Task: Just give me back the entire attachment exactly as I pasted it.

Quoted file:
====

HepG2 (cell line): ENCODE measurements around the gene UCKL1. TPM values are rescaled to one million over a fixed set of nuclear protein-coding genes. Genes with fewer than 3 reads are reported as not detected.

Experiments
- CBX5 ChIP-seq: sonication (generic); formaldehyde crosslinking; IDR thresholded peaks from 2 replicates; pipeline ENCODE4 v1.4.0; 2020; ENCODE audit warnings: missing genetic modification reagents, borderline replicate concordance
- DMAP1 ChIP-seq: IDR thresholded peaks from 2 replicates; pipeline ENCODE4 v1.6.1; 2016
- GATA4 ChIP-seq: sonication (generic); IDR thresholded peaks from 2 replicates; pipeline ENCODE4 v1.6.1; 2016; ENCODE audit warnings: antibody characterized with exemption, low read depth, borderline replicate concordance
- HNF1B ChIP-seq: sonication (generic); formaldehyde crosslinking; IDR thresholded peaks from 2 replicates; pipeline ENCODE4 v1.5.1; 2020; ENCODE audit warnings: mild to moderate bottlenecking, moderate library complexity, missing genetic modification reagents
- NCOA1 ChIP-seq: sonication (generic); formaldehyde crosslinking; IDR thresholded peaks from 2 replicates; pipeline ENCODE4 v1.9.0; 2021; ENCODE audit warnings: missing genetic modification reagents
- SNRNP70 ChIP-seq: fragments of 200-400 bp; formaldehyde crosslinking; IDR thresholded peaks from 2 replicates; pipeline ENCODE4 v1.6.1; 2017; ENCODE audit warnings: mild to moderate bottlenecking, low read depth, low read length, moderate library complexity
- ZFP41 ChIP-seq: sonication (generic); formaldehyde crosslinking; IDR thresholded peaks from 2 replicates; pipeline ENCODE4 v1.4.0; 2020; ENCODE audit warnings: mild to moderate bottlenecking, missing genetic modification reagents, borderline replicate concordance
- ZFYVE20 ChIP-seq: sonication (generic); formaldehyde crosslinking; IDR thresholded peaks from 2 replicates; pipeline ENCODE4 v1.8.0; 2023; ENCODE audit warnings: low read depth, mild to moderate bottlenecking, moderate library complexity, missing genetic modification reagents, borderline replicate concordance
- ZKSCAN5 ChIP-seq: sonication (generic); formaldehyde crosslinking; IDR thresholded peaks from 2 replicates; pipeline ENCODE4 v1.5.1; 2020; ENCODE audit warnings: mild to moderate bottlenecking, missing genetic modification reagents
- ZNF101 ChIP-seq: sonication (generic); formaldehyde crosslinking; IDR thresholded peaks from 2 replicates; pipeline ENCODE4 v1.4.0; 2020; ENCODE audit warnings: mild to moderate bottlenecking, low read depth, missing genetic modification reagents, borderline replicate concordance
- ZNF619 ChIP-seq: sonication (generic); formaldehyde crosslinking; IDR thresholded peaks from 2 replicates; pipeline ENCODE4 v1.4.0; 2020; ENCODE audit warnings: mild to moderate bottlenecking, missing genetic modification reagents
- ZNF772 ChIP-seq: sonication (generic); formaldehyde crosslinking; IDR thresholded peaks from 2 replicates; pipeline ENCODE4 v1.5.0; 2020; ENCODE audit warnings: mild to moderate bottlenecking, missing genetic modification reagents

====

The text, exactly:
HepG2 (cell line): ENCODE measurements around the gene UCKL1. TPM values are rescaled to one million over a fixed set of nuclear protein-coding genes. Genes with fewer than 3 reads are reported as not detected.

Experiments
- CBX5 ChIP-seq: sonication (generic); formaldehyde crosslinking; IDR thresholded peaks from 2 replicates; pipeline ENCODE4 v1.4.0; 2020; ENCODE audit warnings: missing genetic modification reagents, borderline replicate concordance
- DMAP1 ChIP-seq: IDR thresholded peaks from 2 replicates; pipeline ENCODE4 v1.6.1; 2016
- GATA4 ChIP-seq: sonication (generic); IDR thresholded peaks from 2 replicates; pipeline ENCODE4 v1.6.1; 2016; ENCODE audit warnings: antibody characterized with exemption, low read depth, borderline replicate concordance
- HNF1B ChIP-seq: sonication (generic); formaldehyde crosslinking; IDR thresholded peaks from 2 replicates; pipeline ENCODE4 v1.5.1; 2020; ENCODE audit warnings: mild to moderate bottlenecking, moderate library complexity, missing genetic modification reagents
- NCOA1 ChIP-seq: sonication (generic); formaldehyde crosslinking; IDR thresholded peaks from 2 replicates; pipeline ENCODE4 v1.9.0; 2021; ENCODE audit warnings: missing genetic modification reagents
- SNRNP70 ChIP-seq: fragments of 200-400 bp; formaldehyde crosslinking; IDR thresholded peaks from 2 replicates; pipeline ENCODE4 v1.6.1; 2017; ENCODE audit warnings: mild to moderate bottlenecking, low read depth, low read length, moderate library complexity
- ZFP41 ChIP-seq: sonication (generic); formaldehyde crosslinking; IDR thresholded peaks from 2 replicates; pipeline ENCODE4 v1.4.0; 2020; ENCODE audit warnings: mild to moderate bottlenecking, missing genetic modification reagents, borderline replicate concordance
- ZFYVE20 ChIP-seq: sonication (generic); formaldehyde crosslinking; IDR thresholded peaks from 2 replicates; pipeline ENCODE4 v1.8.0; 2023; ENCODE audit warnings: low read depth, mild to moderate bottlenecking, moderate library complexity, missing genetic modification reagents, borderline replicate concordance
- ZKSCAN5 ChIP-seq: sonication (generic); formaldehyde crosslinking; IDR thresholded peaks from 2 replicates; pipeline ENCODE4 v1.5.1; 2020; ENCODE audit warnings: mild to moderate bottlenecking, missing genetic modification reagents
- ZNF101 ChIP-seq: sonication (generic); formaldehyde crosslinking; IDR thresholded peaks from 2 replicates; pipeline ENCODE4 v1.4.0; 2020; ENCODE audit warnings: mild to moderate bottlenecking, low read depth, missing genetic modification reagents, borderline replicate concordance
- ZNF619 ChIP-seq: sonication (generic); formaldehyde crosslinking; IDR thresholded peaks from 2 replicates; pipeline ENCODE4 v1.4.0; 2020; ENCODE audit warnings: mild to moderate bottlenecking, missing genetic modification reagents
- ZNF772 ChIP-seq: sonication (generic); formaldehyde crosslinking; IDR thresholded peaks from 2 replicates; pipeline ENCODE4 v1.5.0; 2020; ENCODE audit warnings: mild to moderate bottlenecking, missing genetic modification reagents